Cytogenetics of forest tree species
- Plant breeding.
- Cytogenetic investigations of forest tree species.
- The main interest in forest tree cytogenetics in the early 1900's.
- Cell division and chromosomes.
- Cell division - nuclear (karyokinesis) and cytoplasmic (cytokinesis) division.
- The interkinesis stage.
- Variation in chromosome numbers.
- Basic chromosome number.
- Slide preparation methodology.
- Uniform chromosome staining.
- Karyotype analysis.
- Banding methods.
- Applications of cytogenetics to basic genetic research in forest trees.
- Applications of cytogenetics to tree improvement.
The discipline of cytogenetics was ?rst de?ned by Sutton in 1903, as a ?eld of investigation which developed from the separate sciences of genetics and cytology. It is concerned with studies on the correlation of genetic and cytological (especially chromosomal) features characterizing a particular genetic system under investigation. With respect to forest trees, cytogenetic studies have generally been limited to chromosome studies, on the number, appearance, and behavior of chromosomes during mitosis and meiosis, chromosomal and karyotypic evolution, and the role of chromosomes in the transmission and recombination of genes. Plant breeding can be traced to the ancient Babylonians, but a clear understanding of genetics has its beginning in the nineteenth century with Mendel's hybridization experiments and their subsequent rediscovery by de Vries, Correns, and von Tschermack in 1900. Cytology required the invention of the microscope, and began when Robert Hook observed cork cells in 1665. Early scientists studied cell structure, organelles, and division. Nageli ?rst described chromosomes as visual bodies during cell division in 1844, and Fleming in 1882 described the complete process of mitotic nuclear division. However, it was not until the independent observations of Sutton and Boveri that chromosomes were ?rst linked with the emerging ?eld of genetics.
[...] Constitutive heterochromatin is chromosome-speci?c and species-speci?c and can be used for chromosome identi?cation; it is cold-sensitive, late-replicating, and genetically inert, and usually contains highly repetitive DNA sequences. After Pardue and Gall's paper in 1970 showed that Giemsa dye stained centromeres of mouse chromosomes more strongly than other chromatin, the Giemsa C-banding technique became the most widely used banding method for both animal and plant chromosomes. The ?rst successful Giemsa C-banding of a forest tree species was on Pinus nigra chromosomes by Borzan and Papes ? in 1978 on haploid chromosomes in the female gametophytic tissue. [...]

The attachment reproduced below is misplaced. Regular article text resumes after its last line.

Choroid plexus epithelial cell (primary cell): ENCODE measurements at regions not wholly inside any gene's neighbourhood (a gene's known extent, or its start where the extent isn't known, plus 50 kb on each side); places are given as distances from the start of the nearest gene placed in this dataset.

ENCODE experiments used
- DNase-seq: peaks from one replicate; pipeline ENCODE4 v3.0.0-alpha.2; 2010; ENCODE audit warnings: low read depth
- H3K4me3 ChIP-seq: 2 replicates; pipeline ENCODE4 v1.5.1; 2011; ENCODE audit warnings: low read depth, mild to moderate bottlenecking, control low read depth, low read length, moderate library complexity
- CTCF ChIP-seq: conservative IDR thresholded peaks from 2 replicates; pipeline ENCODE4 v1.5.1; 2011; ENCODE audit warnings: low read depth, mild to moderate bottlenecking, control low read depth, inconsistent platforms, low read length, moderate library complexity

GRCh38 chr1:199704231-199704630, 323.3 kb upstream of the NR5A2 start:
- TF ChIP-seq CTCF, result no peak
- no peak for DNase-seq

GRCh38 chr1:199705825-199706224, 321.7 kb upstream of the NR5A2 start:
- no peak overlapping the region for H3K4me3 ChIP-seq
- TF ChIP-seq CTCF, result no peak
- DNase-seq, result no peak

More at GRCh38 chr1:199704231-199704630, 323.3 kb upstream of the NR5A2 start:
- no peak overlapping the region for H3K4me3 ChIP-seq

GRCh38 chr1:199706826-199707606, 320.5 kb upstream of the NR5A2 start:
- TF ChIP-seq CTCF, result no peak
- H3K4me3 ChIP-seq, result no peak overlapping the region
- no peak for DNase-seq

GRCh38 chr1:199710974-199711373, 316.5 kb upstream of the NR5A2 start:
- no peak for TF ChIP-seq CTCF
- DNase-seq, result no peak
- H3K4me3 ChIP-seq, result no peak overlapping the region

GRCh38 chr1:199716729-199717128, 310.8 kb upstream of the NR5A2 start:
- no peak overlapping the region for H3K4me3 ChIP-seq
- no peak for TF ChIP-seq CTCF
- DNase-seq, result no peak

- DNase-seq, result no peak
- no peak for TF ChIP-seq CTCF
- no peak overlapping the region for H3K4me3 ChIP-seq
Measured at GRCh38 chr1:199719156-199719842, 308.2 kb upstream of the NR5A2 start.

[...] Applications of Cytogenetics to Basic Genetic Research in Forest Trees Prior to the advent of molecular biology and in-situ hybridization of probes directly on chromosomes, physical gene mapping was essentially nonexistent in forest tree species. Agronomic and horticultural approaches that use chromosomal aberrations, e.g., translocations, or aneuploidy, such as monosomics or trisomics, in combination with breeding are generally not possible with coniferous species. Most conifers do not tolerate aberrations and aneuploid changes which usually affect growth and reproduction. With hardwood species, cytogenetic characterization of the different species was too limited to conduct mapping experiments. [...]
[...] The main interest in forest tree cytogenetics in the early 1900s was in discovering and interpreting the process of fertilization in pines. Ferguson conducted very detailed observations on the development of the egg cells, fertilization, and microsporogenesis in various pine species (Pinus strobus, P. nigra, P. rigida, P. resinosa, and P. uncinata). She determined the precise number of chromosomes in the haploid state for these pine species (n=12). Early embryological research, such as Ferguson's, also revealed that chromosomes of coniferous species are relatively large and easily investigated by techniques used at that time, including sectioning and chromosome smears. [...]